It stated its belief that "the issue raised by commenters in this respect is significant" and recommended that the regulatory agencies charged with implementing the Volcker Rule carefully evaluate the range of funds and other legal vehicles that fall within Volcker's definition of private equity and hedge funds, and consider whether it is appropriate to narrow the statutory definition by rule in some cases.

Regulatory agencies should take up the Council's recommendation and implement the Volcker Rule in a way that does not restrict the flow of capital from (and through) banks to venture capital funds and through these funds to startup companies.

2) The Administration should urgently address the FDA approval process and the broader regulatory environment affecting life science companies.

The delay, cost, and uncertainty of the FDA approval process and the overall burden of the U.S. regulatory environment for life science companies have grown significantly in recent years. This trend is having a strong, negative effect on the life sciences sector. Investors and entrepreneurs are increasingly less likely to start, grow, and fund new businesses in the United States, electing to re-focus their efforts overseas (including in Europe) and/or on other less capital intensive, less risky sectors of the innovation economy.

The results of a recent survey of Silicon Valley Bank's early stage technology companies clearly illustrate the negative impact the regulatory environment is having on life sciences companies. When compared to their peers in the software/internet and hardware sectors, life science companies are: less optimistic about their business outlook in 2011, significantly more likely to report challenges to their business growth, less likely to say they will hire new employees in the coming year, and significantly more likely to cite regulatory/political issues as a major challenge.

In fact, 64 percent of life science companies sector listed the regulatory/political environment as a challenge. For life science companies, it was a bigger issue than finding talent, accessing equity or debt financing, competition, and a bigger problem than scaling their operations for growth. And when we asked what makes it appealing to keep their businesses in the United States or move them overseas, life science companies were two to three times more likely than hardware and software/internet companies to cite the regulatory environment as a reason to move abroad.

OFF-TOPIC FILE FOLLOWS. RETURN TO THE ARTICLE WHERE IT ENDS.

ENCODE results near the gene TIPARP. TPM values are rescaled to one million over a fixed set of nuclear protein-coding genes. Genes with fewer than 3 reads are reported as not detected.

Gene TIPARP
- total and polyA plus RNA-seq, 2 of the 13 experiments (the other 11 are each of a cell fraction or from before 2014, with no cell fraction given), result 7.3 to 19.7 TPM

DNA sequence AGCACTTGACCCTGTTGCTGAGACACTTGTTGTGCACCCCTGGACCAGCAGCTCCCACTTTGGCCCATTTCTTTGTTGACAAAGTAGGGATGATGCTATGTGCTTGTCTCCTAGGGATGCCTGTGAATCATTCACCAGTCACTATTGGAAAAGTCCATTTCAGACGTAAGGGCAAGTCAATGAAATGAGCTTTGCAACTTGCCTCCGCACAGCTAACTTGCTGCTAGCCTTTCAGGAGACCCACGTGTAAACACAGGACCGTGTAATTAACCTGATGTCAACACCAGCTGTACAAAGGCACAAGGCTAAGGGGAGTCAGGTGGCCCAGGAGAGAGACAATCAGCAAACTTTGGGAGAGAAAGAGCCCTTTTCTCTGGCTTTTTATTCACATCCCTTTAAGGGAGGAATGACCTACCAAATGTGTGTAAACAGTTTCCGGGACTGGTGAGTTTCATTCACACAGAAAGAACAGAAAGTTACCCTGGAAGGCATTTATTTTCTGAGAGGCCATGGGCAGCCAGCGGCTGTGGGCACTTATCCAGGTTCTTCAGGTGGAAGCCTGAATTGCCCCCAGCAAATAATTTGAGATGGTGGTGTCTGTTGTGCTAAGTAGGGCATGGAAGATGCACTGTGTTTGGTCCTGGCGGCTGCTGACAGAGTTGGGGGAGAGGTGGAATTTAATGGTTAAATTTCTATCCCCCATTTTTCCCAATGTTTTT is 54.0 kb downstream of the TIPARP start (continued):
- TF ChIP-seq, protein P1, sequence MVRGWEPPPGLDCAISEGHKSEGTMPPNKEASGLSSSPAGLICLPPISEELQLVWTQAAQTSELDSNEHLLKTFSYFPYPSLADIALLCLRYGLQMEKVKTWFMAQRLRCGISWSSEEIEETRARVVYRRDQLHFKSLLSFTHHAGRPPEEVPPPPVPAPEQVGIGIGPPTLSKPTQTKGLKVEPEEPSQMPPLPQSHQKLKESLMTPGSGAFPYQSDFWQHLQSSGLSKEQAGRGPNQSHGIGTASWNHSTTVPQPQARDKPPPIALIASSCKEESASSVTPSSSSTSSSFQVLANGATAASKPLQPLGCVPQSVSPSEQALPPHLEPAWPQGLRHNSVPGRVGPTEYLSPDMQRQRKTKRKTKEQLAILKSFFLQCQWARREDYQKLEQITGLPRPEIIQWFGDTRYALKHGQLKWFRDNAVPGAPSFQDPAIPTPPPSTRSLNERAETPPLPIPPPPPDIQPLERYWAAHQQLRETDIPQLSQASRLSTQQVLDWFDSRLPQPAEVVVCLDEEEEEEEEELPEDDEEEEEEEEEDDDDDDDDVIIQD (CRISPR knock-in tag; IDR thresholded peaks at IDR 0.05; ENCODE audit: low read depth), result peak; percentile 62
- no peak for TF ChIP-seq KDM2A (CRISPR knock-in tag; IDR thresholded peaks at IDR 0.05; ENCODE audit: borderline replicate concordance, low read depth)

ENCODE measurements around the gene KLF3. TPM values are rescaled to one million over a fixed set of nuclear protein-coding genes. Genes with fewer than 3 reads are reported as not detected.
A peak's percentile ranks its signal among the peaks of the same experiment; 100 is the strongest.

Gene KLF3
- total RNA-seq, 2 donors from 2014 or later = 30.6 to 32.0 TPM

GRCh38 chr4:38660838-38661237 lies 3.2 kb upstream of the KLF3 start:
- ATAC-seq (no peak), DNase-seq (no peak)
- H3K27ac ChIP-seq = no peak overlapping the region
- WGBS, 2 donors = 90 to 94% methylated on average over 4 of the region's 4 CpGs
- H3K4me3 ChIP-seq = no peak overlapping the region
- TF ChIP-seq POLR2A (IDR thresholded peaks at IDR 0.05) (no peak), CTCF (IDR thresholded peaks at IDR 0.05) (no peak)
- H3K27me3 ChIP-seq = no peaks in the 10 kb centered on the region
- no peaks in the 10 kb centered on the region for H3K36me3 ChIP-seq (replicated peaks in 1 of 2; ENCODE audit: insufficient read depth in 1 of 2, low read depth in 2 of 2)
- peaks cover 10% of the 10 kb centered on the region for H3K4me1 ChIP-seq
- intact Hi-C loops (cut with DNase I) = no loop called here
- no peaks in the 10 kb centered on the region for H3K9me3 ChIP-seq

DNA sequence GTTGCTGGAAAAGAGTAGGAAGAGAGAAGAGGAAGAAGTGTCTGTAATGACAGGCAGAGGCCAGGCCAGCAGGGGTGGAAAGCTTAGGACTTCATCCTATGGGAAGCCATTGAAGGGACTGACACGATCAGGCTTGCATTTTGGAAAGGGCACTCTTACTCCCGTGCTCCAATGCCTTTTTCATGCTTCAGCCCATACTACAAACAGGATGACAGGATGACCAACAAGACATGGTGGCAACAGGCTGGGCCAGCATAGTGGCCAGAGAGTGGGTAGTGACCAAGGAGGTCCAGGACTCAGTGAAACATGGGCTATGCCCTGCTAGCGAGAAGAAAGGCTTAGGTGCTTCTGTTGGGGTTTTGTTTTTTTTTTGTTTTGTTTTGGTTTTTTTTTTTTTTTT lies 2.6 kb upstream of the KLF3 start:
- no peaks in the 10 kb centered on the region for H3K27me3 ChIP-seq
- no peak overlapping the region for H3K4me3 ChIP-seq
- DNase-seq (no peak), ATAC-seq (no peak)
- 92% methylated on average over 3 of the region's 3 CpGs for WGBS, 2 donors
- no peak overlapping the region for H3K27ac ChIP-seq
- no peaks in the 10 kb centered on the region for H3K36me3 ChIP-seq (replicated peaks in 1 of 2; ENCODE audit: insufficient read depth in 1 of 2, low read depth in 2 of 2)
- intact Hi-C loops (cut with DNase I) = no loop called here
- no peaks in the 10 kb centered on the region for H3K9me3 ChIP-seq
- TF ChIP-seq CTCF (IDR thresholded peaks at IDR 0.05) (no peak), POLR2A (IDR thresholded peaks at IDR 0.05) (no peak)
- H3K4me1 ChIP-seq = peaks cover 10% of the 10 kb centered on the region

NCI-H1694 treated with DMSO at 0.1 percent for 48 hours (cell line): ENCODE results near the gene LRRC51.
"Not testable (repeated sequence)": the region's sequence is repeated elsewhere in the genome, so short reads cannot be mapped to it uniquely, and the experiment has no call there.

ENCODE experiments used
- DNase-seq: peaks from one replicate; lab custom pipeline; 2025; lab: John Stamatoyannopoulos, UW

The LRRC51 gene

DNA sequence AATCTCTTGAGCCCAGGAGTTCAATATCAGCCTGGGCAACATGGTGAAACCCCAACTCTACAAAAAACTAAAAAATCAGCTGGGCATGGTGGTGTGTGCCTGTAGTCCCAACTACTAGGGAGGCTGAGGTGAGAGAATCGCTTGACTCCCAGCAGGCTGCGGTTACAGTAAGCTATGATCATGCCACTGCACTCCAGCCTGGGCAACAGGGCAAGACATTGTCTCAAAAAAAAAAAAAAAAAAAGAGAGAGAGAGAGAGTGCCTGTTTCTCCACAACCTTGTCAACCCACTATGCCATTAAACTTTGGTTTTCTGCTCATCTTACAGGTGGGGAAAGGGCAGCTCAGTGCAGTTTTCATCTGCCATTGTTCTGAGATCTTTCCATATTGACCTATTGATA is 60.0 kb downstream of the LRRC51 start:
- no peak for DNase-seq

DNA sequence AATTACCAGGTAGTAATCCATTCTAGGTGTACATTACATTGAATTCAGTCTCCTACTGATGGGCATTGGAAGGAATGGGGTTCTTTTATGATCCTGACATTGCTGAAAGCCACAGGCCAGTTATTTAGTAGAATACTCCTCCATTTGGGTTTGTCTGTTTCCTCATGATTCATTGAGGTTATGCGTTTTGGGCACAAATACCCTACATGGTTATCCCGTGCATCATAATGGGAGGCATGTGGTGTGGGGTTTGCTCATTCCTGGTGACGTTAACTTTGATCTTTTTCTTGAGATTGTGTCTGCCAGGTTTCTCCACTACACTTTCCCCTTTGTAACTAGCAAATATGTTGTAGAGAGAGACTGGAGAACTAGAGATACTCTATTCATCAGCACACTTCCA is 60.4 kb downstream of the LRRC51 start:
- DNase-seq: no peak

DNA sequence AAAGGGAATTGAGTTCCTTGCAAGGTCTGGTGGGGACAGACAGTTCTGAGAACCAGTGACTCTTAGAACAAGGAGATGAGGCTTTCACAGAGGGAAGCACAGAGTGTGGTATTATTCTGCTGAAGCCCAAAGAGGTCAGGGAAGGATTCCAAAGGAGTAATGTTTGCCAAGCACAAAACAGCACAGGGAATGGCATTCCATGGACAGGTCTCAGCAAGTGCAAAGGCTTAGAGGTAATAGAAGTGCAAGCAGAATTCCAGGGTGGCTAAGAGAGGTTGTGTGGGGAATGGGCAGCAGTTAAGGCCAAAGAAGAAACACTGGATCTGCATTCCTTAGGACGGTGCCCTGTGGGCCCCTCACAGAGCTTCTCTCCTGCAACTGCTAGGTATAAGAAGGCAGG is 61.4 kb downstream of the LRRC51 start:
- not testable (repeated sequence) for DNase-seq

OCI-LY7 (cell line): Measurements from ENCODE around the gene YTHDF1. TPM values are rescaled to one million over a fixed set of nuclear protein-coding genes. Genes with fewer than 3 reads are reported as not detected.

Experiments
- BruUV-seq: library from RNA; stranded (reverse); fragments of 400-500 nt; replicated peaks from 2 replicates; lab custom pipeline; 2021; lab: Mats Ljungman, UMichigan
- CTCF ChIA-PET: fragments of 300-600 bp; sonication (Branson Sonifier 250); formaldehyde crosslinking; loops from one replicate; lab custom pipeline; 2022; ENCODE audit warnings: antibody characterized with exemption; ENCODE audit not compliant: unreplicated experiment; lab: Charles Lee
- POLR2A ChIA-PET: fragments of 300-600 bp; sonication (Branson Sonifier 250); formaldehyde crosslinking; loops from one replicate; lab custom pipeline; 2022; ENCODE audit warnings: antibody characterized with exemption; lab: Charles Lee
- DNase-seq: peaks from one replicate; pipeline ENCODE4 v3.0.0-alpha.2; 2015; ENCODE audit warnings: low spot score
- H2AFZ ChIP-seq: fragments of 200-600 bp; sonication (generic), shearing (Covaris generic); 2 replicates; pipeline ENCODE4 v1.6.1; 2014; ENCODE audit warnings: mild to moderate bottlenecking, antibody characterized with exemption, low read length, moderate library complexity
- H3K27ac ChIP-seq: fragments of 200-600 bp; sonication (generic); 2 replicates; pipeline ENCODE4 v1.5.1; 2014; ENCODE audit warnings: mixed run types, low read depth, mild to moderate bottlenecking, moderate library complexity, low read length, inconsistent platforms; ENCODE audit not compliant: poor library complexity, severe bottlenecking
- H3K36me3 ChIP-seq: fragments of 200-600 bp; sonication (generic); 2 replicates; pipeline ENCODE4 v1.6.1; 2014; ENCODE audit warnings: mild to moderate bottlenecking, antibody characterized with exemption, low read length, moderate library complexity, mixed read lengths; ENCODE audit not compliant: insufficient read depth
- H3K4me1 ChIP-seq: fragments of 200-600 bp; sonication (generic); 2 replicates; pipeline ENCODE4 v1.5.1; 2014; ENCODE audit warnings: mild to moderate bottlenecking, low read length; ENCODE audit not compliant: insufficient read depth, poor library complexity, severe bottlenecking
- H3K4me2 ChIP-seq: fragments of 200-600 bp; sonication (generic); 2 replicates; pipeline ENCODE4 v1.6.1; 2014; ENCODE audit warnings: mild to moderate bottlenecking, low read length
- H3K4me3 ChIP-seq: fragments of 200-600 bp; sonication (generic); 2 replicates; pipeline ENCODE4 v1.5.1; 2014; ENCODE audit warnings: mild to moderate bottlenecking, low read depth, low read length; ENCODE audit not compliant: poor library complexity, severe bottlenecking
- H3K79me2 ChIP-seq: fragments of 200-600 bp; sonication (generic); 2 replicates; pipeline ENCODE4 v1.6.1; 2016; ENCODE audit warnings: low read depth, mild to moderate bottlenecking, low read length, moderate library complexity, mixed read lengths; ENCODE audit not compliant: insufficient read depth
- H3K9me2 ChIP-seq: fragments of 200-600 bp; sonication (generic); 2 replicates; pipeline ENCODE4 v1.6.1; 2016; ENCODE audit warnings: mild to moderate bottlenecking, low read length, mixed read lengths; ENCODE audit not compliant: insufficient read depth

There is a real risk that, if we do not take steps in the very near term, our regulatory system will drive innovation and investment in medical technologies overseas, leaving U.S. entrepreneurs and investors focused on more capital efficient and/or less risky sectors. This will have a serious, negative effect not only on the robustness of the innovation sector per se, but on our country's leadership in medical technology and its ability to use these technologies to address our health care challenges.

3) The Administration can work with Congress to adopt a meaningful, effective co-lending program to meet the needs of clean energy companies.

One of the pockets in which there is a clear shortage of capital is the clean energy sector -- in particular, in capital intensive areas such as energy generation, and for capital intensive projects such as the construction of commercial-scale facilities. These projects present regulatory, commercial, market and operational risks that place them beyond the risk appetite of commercial lenders.

For the past two years, we have tried to work with the Department of Energy to create a co-lending program within DOE's overall loan guarantee program that would help meet the needs of smaller, more innovative companies in the clean energy sector. To date, DOE has declined to go down this path. As a result, in our view, the DOE loan guarantee programs have not addressed the very real needs of smaller clean energy companies in a meaningful way.

Treasury could work with the Office of Management and Budget and other relevant federal agencies to implement a co-lending structure for smaller clean energy companies and projects. We believe the government can build upon the Export-Import Bank's very successful co-lending approach to leverage -- rather than try to replicate -- private sector lending expertise. Such an approach would help ensure that taxpayer funds are used wisely; provide a framework within which credit scoring could be done rapidly and responsibly; and dramatically increase the impact the loan guarantee program could have on the United States' efforts to promote energy innovation.

Our policy makers are pursuing the right goals. We just need to make sure they have a special focus on those companies that can make a substantial impact and create an environment in which they can actually make it.